Hunter Killer, by Brad Taylor
Pike Logan and the Taskforce were once the apex predators, an unrivaled hunting machine that decimated those out to harm the United States, but they may have met their match. While Pike Logan and Jennifer Cahill prepare to join their team on a counter-terrorist mission in the triple frontier—the lawless tri-border region where Argentina, Brazil, and Paraguay meet—they are targeted in Charleston, South Carolina. A vicious explosion kills a friend, and the perpetrators have set it up to look like an accident. While the authorities believe this was not foul play, Pike knows the attack was meant for him.
When he loses contact with the team in South America, Pike is convinced he and the Taskforce are under assault. His men are the closest thing to family that Pike has, which means he will do anything, even ignore direct orders to stand down, to find them. Pike and Jennifer head to Brazil to investigate their disappearance and run headlong into a crew of Russian assassins. Within days they are entangled in a byzantine scheme involving Brazilian politics and a cut-throat battle for control of offshore oil fields.
Forged in combat, the Russians are the equal of anything the Taskforce has encountered before, but they make a mistake in attacking Pike’s team, because Pike has a couple of elite Israeli assassins of his own. And Pike will stop at nothing to protect his family.
Savage Son, by Jack Carr
Deep in the wilds of Siberia, a woman is on the run, pursued by a man harboring secrets—a man intent on killing her.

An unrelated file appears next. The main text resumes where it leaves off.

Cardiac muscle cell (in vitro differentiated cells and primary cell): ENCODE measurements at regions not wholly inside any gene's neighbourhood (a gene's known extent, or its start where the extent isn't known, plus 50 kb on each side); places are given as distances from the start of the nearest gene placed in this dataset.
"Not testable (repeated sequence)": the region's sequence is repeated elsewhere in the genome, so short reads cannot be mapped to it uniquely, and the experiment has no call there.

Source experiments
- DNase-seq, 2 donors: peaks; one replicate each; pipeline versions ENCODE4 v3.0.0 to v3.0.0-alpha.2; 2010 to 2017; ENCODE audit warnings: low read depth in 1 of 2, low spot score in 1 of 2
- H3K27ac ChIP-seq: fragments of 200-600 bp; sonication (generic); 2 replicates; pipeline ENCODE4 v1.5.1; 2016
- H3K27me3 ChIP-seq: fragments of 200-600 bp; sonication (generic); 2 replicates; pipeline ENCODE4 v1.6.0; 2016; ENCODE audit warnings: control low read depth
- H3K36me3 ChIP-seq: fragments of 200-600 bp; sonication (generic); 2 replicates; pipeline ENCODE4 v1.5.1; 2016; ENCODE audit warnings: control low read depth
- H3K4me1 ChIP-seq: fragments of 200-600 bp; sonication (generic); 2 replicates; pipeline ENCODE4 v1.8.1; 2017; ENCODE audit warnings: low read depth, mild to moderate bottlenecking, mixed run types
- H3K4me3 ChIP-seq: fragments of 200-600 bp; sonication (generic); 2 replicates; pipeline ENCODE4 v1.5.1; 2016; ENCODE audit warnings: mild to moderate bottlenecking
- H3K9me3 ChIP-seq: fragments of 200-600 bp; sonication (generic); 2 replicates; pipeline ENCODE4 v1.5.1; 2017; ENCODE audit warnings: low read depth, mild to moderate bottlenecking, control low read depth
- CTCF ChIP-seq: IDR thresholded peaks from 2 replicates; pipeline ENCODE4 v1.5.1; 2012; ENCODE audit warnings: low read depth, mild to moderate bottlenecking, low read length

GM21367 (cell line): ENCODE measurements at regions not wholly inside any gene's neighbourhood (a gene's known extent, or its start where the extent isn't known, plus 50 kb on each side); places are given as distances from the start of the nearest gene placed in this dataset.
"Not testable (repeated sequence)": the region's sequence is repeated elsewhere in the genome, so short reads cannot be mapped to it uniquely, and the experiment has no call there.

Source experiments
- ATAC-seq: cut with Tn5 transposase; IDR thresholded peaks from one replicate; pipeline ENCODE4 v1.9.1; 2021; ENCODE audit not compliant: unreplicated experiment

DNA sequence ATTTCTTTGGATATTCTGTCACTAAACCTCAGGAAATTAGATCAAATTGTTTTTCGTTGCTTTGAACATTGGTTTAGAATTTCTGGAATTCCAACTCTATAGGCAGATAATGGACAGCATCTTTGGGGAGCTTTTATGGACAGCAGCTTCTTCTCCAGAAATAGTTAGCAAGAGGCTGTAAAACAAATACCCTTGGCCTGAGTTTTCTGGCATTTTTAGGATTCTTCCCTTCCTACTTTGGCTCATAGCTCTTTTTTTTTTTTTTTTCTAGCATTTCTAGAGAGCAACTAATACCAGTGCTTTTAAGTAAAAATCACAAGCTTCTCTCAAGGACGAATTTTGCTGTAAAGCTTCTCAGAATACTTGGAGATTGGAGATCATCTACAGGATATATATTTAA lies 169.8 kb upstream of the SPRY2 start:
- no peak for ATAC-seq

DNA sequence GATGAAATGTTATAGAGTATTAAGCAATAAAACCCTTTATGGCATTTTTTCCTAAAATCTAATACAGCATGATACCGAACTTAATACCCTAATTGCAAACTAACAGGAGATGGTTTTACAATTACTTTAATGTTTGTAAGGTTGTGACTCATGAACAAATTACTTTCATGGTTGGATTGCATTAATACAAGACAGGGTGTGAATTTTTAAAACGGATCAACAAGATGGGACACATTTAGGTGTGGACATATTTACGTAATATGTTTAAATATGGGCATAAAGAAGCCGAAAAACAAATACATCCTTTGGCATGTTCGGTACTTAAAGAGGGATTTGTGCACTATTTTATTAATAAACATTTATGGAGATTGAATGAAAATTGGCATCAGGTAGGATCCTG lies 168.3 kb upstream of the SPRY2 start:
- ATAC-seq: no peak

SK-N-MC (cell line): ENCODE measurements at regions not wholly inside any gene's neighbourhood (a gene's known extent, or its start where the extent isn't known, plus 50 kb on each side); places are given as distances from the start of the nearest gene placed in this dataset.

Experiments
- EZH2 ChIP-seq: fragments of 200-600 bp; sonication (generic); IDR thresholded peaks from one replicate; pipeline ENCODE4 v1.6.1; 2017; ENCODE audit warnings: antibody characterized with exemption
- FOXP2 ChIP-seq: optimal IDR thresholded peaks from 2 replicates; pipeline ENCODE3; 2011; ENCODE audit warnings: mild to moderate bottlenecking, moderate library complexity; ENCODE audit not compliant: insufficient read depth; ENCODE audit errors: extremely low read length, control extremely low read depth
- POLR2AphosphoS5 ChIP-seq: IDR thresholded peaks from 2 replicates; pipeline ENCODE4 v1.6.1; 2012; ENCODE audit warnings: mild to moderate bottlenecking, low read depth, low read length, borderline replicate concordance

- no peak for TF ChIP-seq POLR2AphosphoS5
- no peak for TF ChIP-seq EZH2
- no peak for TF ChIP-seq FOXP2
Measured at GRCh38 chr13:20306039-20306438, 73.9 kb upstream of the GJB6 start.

A traitorous CIA officer has found refuge with the Russian mafia with designs on ensuring a certain former Navy SEAL sniper is put in the ground.
Half a world away, James Reece is recovering from brain surgery in the Montana wilderness, slowly putting his life back together with the help of investigative journalist Katie Buranek and his longtime friend and SEAL teammate Raife Hastings. Unbeknownst to them, the Russian mafia has set their sights on Reece in a deadly game of cat and mouse.
In his most visceral and heart-pounding thriller yet, Jack Carr explores the darkest instincts of humanity through the eyes of a man who has seen both the best and the worst of it.
One Minute Out, by Mark Greaney
While on a mission to Croatia, Court Gentry uncovers a human trafficking operation. The trail leads from the Balkans all the way back to Hollywood.
Court is determined to shut it down, but his CIA handlers have other plans. The criminal ringleader has actionable intelligence about a potentially devastating terrorist attack on the US. The CIA won’t move until they have that intel. It’s a moral balancing act with Court at the pivot point.
The Wild One, by Nick Petrie
Losing ground in his fight against post-traumatic claustrophobia, war veteran Peter Ash has no intention of getting on an airplane—until a grieving woman asks Peter to find her eight-year-old grandson. The woman’s daughter has been murdered. Erik, the dead daughter’s husband, is the sole suspect, and he has taken his young son and fled to Iceland for the protection of Erik’s lawless family
Finding the boy becomes more complicated when Peter is met at the airport by a man from the United States Embassy. For reasons both unknown and unofficial, it seems that Peter’s own government doesn’t want him in Iceland. The police give Peter two days of sightseeing in Reykjavik before he must report back for the first available seat home . . . and when they realize Peter isn’t going home until he accomplishes his mission, they start hunting him, too.
From the northernmost European capital to a rust-bound fishing vessel to a remote farm a stone’s throw from the Arctic, Peter must confront his growing PTSD and the most powerful Icelandic snowstorm in a generation to find a killer, save an eight-year-old boy, and keep himself out of an Icelandic prison—or a cold Icelandic grave.